Footage of a policeman attacking a gunman was filmed in Togo, not Nigeria

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Former Nigerian presidential candidate Tope Fasua shared a Facebook post with footage of a law enforcement officer bravely disarming a gunman, who Fasua said had participated in an attack on worshipers at a Catholic church in Ondo State, southwestern Nigeria. But the assertion is false; AFP Fact Check found that the dramatic clip was filmed in Togo’s capital, Lome, when an assailant appeared ready to open fire on a crowd with a police officer’s rifle.

Gunmen using explosives kill at least 21 people, including children, in an attack on a Catholic church in southwestern Nigeria on June 5, 2022.

Shortly after the attack on St. Francis Catholic Church in the city of Owo during a service, Fasua published a clip praising a police officer who allegedly helped subdue a gunman and relieved him of his rifle.

“A brave policeman caught up with one of them,” Fasua’s Facebook post read. “He looks like a foreigner.” Fasua contested the 2019 Nigerian presidential election under the Abundant Nigeria Renewal Party (ANRP), but lost to incumbent President Muhammadu Buhari.

Screenshot of fake Facebook post, taken June 7, 2022

Some social media users believed his post while others dismissed it.

The same 30-second video also circulated on Twitter where it was explicitly attributed to the gun attack in Owo, although this version of the claim alleged that more than 50 people died.

“#OwoAttack Video One of the Owo terrorists disabled by a brave policeman moments after the attack on the Catholic Church during the service in Ondo,” reads the Tweeter. The accompanying images have been viewed over 200,000 times.

Screenshot of fake tweet, taken June 7, 2022

While gunmen hid among worshipers inside the church and also opened fire on the congregation through the windows from outside, the video in question has no relation to the attack .

knife attack

AFP Fact Check performed reverse image searches on key images from the clip and found several social media posts featuring the clip, including a longer version uploaded to YouTube by Togolese media outlet TogoVisions on June 3, 2022. Meanwhile, a similar clip of the same scene was published the day before by Le Petit Journal Togolais.

The majority of posts link the video to a knife attack at a market in Lomé, Togo on June 2, 2022, where a Chadian trader based in Togo stabbed a gendarme to death and took his weapon, according to the Minister of Security, General Yark Damehame.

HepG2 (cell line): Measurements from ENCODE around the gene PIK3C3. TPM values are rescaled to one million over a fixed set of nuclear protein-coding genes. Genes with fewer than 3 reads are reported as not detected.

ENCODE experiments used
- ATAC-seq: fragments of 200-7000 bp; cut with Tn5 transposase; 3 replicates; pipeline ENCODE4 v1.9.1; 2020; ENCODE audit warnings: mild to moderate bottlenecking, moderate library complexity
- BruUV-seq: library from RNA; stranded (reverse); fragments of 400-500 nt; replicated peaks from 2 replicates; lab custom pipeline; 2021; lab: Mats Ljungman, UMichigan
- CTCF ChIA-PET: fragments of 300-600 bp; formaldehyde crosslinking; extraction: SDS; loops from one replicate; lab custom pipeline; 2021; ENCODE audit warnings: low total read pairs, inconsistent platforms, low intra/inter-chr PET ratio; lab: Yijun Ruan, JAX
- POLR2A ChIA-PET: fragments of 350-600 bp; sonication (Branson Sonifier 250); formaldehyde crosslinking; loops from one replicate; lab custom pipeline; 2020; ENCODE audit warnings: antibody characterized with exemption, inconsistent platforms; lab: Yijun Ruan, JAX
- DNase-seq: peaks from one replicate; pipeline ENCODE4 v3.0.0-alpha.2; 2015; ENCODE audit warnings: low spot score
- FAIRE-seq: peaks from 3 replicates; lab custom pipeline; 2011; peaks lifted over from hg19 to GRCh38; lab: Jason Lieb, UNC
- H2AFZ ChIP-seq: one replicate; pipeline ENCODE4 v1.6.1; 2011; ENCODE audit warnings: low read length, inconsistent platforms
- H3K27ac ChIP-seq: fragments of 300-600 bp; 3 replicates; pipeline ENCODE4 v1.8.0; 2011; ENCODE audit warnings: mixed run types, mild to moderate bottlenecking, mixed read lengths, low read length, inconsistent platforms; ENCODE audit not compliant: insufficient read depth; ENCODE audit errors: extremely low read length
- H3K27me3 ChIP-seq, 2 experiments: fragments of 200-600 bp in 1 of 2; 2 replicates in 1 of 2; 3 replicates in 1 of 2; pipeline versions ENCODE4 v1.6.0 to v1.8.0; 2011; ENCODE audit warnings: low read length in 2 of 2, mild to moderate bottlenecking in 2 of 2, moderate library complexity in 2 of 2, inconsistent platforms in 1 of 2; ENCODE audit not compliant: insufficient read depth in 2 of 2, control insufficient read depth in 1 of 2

Video shot in Togo

AFP Fact Check confirmed that the video was indeed taken in Togo.

A vehicle’s rear license plate number can be seen 38 seconds into the longer YouTube video posted by TogoVisions. However, as the number appears fuzzy, AFP Fact Check used advanced search features on Twitter and Facebook to find a higher quality version of the same video.

In this Tweeter also referring to the Lomé attack, the number is more clearly seen, in red on a yellow background. The four-digit number is separated by a two-letter serial code with a gray dot, and on the far left of the license plate is an image of the national flag of Togo.

Screenshot showing license plate, taken June 7, 2022

The description matches the rear license plates of a utility vehicle seen in an AFP photo taken in Togo, and is also similar to the country’s current license plate scheme according to the website license plates of the world. An AFP journalist in Togo confirmed this.

An image showing a commercial automobile in the town of Sokode in northern Togo (AFP / Pius Utomi EKPEI)

The journalist also confirmed that the language heard in the images is Mina, spoken in southern Togo.

Mina is not commonly spoken in the southwestern region of Nigeria where the attack on the church occurred. Also, AFP Fact Check can confirm that the language is neither Yoruba nor Owo dialect like some people speculated.

Additionally, the camouflage worn by the uniformed men in the video also matches the clothing worn by the Togolese National Gendarmerie. As in France and other former French colonies, the National Gendarmerie is the name of one of the security forces in Togo.

Screengrabs from the video showing the uniform of the Togolese National Gendarmerie (images left and right) and an AFP photo showing the same uniform (center)

Although surveys by police in Nigeria have recovered three undetonated improvised explosive devices from the scene of the church massacre, the gunmen behind the atrocities have yet to be identified.